Talent seeks purpose

The implications for talent at ‘purpose driven’ companies

by Nick Harris and Felix B. Waldeier

Competency based assessment and development has been around for decades, and while best-in-class companies have continued to evolve the individual competencies over time, the underlying bedrock – results orientation, strategic orientation, team leadership – remained broadly constant for a long period.

During the more turbulent times since 2008, the ‘War for Talent’ did not cease but rather has become more nuanced, context-specific and difficult. Finding leaders with a strong (historic) track record of driving results is no longer enough; companies needed to extrapolate into the future of executives and identify those with the potential, and the character, to perform in environments which are not just more pressurised and competitive but also continually changing. In a “VUCA” world (volatile, uncertain, complex, ambiguous), companies need more than just solid ‘corporate soldiers’. They need leaders who demonstrate resilience, adaptability, intellectual curiosity, creative thinking – not least in order to be able to attract new talent among a target group that is becoming ever more demanding and “picky”.

And as if that were not enough, a new dimension is increasingly coming to the fore – both for employers and executives: doing well is no longer enough, they also want to do good.

Talent magnets

Employees and consumers worldwide are increasingly saying that they do not want to be associated with companies that, put simply, “don’t care about the world”. Millennials, in particular, ‘vote with their feet’ and do not want to work for companies that appear unconcerned by the environment and society in which they operate, companies where they cannot see the purpose.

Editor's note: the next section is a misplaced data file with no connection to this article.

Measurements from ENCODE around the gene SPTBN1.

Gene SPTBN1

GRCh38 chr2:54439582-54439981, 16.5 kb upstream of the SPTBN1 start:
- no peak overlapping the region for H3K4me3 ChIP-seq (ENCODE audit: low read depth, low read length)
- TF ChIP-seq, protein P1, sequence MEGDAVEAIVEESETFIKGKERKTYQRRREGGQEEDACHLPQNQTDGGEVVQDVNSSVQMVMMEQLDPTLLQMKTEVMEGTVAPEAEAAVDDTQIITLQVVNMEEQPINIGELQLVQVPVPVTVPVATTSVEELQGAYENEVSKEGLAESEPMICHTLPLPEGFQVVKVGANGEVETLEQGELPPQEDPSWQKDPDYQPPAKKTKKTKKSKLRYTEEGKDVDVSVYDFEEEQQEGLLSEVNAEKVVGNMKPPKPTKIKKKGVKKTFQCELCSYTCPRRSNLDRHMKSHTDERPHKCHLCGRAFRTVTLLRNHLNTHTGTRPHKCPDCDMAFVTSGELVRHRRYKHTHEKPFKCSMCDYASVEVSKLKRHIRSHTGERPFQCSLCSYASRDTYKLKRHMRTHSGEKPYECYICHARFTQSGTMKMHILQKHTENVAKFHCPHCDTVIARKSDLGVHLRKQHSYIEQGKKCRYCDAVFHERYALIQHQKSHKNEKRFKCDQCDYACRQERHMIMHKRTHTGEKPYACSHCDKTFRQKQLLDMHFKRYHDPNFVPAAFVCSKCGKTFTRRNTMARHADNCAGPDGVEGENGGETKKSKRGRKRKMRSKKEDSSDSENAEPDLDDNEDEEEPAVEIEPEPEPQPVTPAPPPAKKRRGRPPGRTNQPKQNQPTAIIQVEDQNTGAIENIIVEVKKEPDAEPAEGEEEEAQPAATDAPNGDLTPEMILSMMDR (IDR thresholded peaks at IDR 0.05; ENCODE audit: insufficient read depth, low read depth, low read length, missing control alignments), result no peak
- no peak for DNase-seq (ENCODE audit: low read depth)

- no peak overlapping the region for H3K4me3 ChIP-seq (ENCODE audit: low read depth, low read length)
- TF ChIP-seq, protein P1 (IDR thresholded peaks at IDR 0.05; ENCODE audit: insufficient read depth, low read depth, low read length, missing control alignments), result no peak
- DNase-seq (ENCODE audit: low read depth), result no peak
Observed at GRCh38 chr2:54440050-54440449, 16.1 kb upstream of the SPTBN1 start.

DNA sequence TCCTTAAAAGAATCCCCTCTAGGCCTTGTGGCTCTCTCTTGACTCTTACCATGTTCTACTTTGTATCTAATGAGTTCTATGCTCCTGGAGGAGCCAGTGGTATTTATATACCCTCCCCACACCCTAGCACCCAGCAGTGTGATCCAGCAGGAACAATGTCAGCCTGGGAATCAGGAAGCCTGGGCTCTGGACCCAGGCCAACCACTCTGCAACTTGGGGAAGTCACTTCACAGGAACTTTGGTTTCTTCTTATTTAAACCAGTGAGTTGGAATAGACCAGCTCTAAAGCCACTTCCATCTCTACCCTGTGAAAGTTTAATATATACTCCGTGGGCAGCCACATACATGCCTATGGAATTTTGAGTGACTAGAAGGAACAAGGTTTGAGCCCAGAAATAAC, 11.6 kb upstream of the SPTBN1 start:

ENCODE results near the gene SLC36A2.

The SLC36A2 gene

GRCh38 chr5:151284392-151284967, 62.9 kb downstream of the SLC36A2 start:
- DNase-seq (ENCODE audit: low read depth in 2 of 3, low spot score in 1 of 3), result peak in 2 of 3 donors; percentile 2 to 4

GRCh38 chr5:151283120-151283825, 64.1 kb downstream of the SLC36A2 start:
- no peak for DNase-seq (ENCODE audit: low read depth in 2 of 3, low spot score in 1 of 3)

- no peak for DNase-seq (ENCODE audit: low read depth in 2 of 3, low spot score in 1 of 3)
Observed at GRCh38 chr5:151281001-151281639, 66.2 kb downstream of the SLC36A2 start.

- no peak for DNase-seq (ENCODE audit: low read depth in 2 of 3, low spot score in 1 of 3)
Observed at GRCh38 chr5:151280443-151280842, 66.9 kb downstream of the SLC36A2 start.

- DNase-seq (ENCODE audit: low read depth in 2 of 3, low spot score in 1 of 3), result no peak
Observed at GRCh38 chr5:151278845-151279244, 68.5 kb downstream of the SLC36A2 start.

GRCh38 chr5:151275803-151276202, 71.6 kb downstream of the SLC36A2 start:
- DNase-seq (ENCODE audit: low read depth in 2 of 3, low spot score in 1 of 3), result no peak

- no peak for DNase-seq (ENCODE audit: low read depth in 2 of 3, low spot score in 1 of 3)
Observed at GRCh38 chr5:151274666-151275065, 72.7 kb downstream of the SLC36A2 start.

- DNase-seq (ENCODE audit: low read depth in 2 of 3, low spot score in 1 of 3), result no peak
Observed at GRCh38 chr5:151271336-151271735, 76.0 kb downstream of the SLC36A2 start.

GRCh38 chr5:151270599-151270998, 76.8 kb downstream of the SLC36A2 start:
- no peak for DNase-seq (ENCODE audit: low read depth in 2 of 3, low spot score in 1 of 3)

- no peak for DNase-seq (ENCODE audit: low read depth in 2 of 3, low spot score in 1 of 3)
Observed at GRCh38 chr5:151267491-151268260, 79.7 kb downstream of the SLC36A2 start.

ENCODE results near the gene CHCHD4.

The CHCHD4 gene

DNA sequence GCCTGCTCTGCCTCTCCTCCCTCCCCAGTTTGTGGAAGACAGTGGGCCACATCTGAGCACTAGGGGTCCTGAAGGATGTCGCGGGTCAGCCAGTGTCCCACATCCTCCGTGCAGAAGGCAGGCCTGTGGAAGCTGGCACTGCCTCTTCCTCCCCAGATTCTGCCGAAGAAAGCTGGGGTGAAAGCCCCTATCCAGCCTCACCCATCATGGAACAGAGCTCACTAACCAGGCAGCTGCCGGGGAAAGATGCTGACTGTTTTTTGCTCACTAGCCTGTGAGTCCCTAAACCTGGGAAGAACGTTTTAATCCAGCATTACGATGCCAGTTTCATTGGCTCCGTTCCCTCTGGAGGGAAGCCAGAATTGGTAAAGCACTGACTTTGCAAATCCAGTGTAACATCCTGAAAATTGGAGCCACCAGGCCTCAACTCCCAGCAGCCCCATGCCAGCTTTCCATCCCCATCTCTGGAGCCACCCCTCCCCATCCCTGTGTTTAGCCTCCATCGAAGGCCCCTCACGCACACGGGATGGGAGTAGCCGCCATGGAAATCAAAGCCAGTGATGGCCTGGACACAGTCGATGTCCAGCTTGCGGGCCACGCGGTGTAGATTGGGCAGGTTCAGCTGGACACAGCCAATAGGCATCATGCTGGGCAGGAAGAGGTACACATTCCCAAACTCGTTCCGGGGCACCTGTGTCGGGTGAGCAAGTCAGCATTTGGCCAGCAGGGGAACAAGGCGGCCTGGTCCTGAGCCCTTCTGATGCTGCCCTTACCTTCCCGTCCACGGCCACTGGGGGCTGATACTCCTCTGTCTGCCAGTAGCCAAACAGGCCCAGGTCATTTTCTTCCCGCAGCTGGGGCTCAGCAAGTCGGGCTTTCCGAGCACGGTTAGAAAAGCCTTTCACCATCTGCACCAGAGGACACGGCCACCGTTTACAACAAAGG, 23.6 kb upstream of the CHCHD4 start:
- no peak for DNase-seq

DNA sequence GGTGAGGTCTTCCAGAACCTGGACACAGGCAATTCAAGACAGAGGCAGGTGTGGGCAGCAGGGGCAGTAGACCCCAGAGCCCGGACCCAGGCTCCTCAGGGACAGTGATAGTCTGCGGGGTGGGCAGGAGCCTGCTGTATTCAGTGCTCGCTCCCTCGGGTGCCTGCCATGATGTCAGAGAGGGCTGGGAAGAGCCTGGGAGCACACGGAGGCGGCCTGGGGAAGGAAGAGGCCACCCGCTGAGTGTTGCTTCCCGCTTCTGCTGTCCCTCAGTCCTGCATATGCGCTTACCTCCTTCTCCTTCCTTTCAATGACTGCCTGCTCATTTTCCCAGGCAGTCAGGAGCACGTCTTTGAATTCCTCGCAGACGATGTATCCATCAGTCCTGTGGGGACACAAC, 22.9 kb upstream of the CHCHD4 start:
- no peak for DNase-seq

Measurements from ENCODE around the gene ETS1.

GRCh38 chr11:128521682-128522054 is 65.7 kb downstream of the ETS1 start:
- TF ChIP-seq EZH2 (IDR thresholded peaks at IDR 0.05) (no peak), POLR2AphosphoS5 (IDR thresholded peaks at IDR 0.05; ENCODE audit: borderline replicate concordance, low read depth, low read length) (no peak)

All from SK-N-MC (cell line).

Big businesses have in-built advantages in terms of scale, resources, competences and expertise. Organisations that can take that existing structural power and then add the purpose-driven dimension, will win in two ways: firstly, becoming more attractive to consumers as a provider of goods or services, and secondly, becoming a magnet for employees who want to work in an environment which is not just successful but inspiring. Danone, for instance – which already had a history of “doing good through the provision of healthy food”, and which is now one of the first Europe-based multinationals seeking to transform its organisation towards a ‘Benefit Corporation’ – has already seen this have a positive impact on its talent attraction.

The career helix: doing well vs. doing good

While for younger generations especially this concept of ‘doing good’ as a consumer or worker is not new, the practical realities are more complicated. Employees and executives have complex, sometimes competing, internal dynamics around their desire for advancement, money, power and success. Particularly executives who are early on in their careers, or who have young families to provide for, often have an internal tension between ‘making a difference’ and ‘climbing the ladder’, irrespective of where that leader is leading to.

Curiosity is king